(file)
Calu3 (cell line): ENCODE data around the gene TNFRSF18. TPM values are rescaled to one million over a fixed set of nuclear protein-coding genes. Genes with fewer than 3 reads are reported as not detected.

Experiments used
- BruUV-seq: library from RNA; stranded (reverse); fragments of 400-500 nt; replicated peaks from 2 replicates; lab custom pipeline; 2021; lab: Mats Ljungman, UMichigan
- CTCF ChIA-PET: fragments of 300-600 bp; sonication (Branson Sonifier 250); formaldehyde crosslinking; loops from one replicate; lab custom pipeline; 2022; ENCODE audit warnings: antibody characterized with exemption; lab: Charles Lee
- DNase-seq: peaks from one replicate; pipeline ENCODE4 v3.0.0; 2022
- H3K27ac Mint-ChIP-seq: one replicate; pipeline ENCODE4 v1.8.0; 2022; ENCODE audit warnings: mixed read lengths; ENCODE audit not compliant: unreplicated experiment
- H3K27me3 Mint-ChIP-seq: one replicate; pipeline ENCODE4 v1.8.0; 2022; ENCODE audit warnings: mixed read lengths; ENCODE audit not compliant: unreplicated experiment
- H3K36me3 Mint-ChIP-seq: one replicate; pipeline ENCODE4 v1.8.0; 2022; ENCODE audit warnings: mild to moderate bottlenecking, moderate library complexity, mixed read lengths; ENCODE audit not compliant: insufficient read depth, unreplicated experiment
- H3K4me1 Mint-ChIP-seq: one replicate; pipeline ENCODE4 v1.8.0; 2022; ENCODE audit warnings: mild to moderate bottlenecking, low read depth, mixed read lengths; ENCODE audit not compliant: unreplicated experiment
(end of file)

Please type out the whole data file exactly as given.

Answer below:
Calu3 (cell line): ENCODE data around the gene TNFRSF18. TPM values are rescaled to one million over a fixed set of nuclear protein-coding genes. Genes with fewer than 3 reads are reported as not detected.

Experiments used
- BruUV-seq: library from RNA; stranded (reverse); fragments of 400-500 nt; replicated peaks from 2 replicates; lab custom pipeline; 2021; lab: Mats Ljungman, UMichigan
- CTCF ChIA-PET: fragments of 300-600 bp; sonication (Branson Sonifier 250); formaldehyde crosslinking; loops from one replicate; lab custom pipeline; 2022; ENCODE audit warnings: antibody characterized with exemption; lab: Charles Lee
- DNase-seq: peaks from one replicate; pipeline ENCODE4 v3.0.0; 2022
- H3K27ac Mint-ChIP-seq: one replicate; pipeline ENCODE4 v1.8.0; 2022; ENCODE audit warnings: mixed read lengths; ENCODE audit not compliant: unreplicated experiment
- H3K27me3 Mint-ChIP-seq: one replicate; pipeline ENCODE4 v1.8.0; 2022; ENCODE audit warnings: mixed read lengths; ENCODE audit not compliant: unreplicated experiment
- H3K36me3 Mint-ChIP-seq: one replicate; pipeline ENCODE4 v1.8.0; 2022; ENCODE audit warnings: mild to moderate bottlenecking, moderate library complexity, mixed read lengths; ENCODE audit not compliant: insufficient read depth, unreplicated experiment
- H3K4me1 Mint-ChIP-seq: one replicate; pipeline ENCODE4 v1.8.0; 2022; ENCODE audit warnings: mild to moderate bottlenecking, low read depth, mixed read lengths; ENCODE audit not compliant: unreplicated experiment